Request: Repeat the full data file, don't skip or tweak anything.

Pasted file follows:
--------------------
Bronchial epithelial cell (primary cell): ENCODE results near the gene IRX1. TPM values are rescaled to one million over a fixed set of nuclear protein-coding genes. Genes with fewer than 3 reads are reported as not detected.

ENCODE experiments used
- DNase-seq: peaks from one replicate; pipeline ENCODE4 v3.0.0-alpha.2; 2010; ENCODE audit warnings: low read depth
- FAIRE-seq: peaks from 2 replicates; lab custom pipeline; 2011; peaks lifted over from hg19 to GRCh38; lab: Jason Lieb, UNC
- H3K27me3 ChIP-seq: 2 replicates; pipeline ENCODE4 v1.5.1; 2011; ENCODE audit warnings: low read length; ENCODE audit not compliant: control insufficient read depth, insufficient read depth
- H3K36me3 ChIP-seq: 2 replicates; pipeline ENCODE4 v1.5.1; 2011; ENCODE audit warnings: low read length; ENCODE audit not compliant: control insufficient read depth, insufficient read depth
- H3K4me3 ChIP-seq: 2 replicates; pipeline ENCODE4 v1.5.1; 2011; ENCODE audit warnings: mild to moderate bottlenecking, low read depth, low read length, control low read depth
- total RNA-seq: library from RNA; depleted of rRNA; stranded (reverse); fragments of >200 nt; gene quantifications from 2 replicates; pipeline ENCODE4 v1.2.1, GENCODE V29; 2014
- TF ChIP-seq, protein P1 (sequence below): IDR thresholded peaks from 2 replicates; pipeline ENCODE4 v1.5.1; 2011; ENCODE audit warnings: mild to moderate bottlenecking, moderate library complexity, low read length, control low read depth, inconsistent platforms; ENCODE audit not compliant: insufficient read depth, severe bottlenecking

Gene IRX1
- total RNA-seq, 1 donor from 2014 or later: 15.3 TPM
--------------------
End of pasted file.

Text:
Bronchial epithelial cell (primary cell): ENCODE results near the gene IRX1. TPM values are rescaled to one million over a fixed set of nuclear protein-coding genes. Genes with fewer than 3 reads are reported as not detected.

ENCODE experiments used
- DNase-seq: peaks from one replicate; pipeline ENCODE4 v3.0.0-alpha.2; 2010; ENCODE audit warnings: low read depth
- FAIRE-seq: peaks from 2 replicates; lab custom pipeline; 2011; peaks lifted over from hg19 to GRCh38; lab: Jason Lieb, UNC
- H3K27me3 ChIP-seq: 2 replicates; pipeline ENCODE4 v1.5.1; 2011; ENCODE audit warnings: low read length; ENCODE audit not compliant: control insufficient read depth, insufficient read depth
- H3K36me3 ChIP-seq: 2 replicates; pipeline ENCODE4 v1.5.1; 2011; ENCODE audit warnings: low read length; ENCODE audit not compliant: control insufficient read depth, insufficient read depth
- H3K4me3 ChIP-seq: 2 replicates; pipeline ENCODE4 v1.5.1; 2011; ENCODE audit warnings: mild to moderate bottlenecking, low read depth, low read length, control low read depth
- total RNA-seq: library from RNA; depleted of rRNA; stranded (reverse); fragments of >200 nt; gene quantifications from 2 replicates; pipeline ENCODE4 v1.2.1, GENCODE V29; 2014
- TF ChIP-seq, protein P1 (sequence below): IDR thresholded peaks from 2 replicates; pipeline ENCODE4 v1.5.1; 2011; ENCODE audit warnings: mild to moderate bottlenecking, moderate library complexity, low read length, control low read depth, inconsistent platforms; ENCODE audit not compliant: insufficient read depth, severe bottlenecking

Gene IRX1
- total RNA-seq, 1 donor from 2014 or later: 15.3 TPM